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Publication numberUS7774618 B2
Publication typeGrant
Application numberUS 12/270,015
Publication dateAug 10, 2010
Filing dateNov 13, 2008
Priority dateMar 11, 2004
Fee statusPaid
Also published asUS7162647, US7240220, US7461267, US8250376, US20050204154, US20060064604, US20070300079, US20090074190, US20110010561, US20120284531
Publication number12270015, 270015, US 7774618 B2, US 7774618B2, US-B2-7774618, US7774618 B2, US7774618B2
InventorsNobuyuki Osaki
Original AssigneeHitachi, Ltd.
Export CitationBiBTeX, EndNote, RefMan
External Links: USPTO, USPTO Assignment, Espacenet
Method and apparatus for cryptographic conversion in a data storage system
US 7774618 B2
Abstract
When data is encrypted and stored for a long time, encryption key(s) and/or algorithm(s) should be updated so as not to be compromised due to malicious attack. To that end, stored encrypted data is converted in the storage system with new set of cryptographic criteria. During this process, read and write requests can be serviced.
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Claims(15)
1. A storage system configured to be coupled to a host computer via a network, the storage system comprising:
a storage having at least one physical storage device; and
a controller coupled to the storage, the controller configured to:
encrypt a first data stored in the storage;
update a progress position information based on the encrypted position of the first data;
receive a write request including a second data to be written;
compare a target position for the second data with the encrypted position indicated by the progress position information;
store the second data as unencrypted data in the target position if the target position corresponds to a position that has not been encrypted;
store the second data as encrypted data in the target position if the target position corresponds to a position that has been encrypted; and
access a third data stored in the storage including reading the third data, wherein the accessing of the third data is performed during the encrypting of the first data.
2. The storage system of claim 1, wherein the encrypting includes a first encryption process.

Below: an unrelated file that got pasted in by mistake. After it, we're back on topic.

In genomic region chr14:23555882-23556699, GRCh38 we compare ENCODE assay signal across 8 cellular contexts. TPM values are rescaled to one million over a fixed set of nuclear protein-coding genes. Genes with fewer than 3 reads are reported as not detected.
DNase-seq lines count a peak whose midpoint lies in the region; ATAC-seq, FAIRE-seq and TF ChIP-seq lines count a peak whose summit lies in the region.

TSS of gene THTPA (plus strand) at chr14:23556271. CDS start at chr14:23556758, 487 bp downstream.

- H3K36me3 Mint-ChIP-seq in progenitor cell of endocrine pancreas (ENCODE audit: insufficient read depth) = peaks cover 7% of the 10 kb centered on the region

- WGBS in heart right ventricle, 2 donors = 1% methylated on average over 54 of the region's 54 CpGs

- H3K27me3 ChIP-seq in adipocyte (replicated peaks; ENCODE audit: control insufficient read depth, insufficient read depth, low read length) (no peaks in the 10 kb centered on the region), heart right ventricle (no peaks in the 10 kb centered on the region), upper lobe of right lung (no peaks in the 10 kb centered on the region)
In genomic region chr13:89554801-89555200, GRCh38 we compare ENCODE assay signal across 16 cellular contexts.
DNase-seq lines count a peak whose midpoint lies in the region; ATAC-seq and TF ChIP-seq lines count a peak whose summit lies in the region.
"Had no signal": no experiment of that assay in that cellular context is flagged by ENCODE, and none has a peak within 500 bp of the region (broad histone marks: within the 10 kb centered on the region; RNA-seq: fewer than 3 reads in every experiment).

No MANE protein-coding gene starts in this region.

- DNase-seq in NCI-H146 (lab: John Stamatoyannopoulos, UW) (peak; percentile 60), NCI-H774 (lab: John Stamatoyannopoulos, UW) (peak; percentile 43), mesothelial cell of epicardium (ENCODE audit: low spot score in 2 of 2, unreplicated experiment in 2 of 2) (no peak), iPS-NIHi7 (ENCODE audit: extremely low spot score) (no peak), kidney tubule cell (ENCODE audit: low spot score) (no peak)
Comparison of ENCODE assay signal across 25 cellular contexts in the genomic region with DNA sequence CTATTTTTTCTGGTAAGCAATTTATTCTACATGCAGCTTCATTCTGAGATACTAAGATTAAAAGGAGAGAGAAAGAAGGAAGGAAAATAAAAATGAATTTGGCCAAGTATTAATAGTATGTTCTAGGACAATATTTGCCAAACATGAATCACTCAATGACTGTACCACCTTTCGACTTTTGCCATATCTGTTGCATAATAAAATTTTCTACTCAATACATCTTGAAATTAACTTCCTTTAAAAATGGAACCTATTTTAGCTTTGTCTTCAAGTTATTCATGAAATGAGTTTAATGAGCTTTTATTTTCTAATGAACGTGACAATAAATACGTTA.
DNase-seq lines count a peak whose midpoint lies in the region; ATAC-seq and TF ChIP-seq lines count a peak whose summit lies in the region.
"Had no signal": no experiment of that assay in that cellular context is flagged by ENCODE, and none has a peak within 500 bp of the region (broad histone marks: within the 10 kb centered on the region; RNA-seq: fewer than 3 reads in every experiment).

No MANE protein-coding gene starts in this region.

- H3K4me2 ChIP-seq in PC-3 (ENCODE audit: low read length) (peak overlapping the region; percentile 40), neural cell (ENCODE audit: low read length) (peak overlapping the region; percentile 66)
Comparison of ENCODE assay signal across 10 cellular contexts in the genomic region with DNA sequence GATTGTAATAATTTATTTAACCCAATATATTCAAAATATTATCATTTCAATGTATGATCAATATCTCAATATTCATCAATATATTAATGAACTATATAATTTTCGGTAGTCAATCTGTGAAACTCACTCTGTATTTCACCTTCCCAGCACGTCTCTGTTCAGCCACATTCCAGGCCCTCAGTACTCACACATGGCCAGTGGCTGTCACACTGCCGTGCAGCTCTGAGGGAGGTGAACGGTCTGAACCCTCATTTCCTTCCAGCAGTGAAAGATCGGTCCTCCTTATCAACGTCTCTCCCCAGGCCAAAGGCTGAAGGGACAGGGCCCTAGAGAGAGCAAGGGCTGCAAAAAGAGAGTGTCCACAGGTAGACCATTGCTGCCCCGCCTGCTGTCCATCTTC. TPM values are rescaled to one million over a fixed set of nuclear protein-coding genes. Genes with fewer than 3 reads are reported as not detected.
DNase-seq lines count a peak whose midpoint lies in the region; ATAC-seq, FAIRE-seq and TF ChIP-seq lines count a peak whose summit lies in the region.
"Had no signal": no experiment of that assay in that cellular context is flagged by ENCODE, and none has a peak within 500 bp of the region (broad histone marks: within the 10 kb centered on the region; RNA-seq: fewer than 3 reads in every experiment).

3. The storage system of claim 2, wherein the second data is encrypted without the first encryption process if the target position corresponds to a position that has been encrypted.
4. The storage system of claim 2, wherein the second data is encrypted by a second encryption process if the target position corresponds to a position that has been encrypted, so that the second data that was encrypted is further encrypted by the second encryption process.
5. The storage system of claim 1, wherein the second data is encrypted, if the target position corresponds to a position that has been encrypted and the second data has not been encrypted.
6. The storage system of claim 2, wherein the controller updates the progress position information after the encrypting is performed.
7. A method for storing data in a physical storage in a storage system, comprising:
encrypting a first data stored in the physical storage;
updating a progress position information based on the encrypted position of the first data;
receiving a write request including a second data to be written;
comparing a target position for the second data with the encrypted position indicated by the progress position information;
storing the second data as unencrypted data in the target position if the target position corresponds to a position that has not been encrypted;
storing the second data as encrypted data in the target position if the target position corresponds to a position that has been encrypted; and
accessing a third data stored in the storage including reading the third data, wherein the accessing of the third data is performed during the encrypting of the first data.
8. The method of claim 7, wherein the encrypting includes a first encryption process.
9. The method of claim 8, wherein the second data is encrypted without the first encryption process if the target position corresponds to a position that has been encrypted.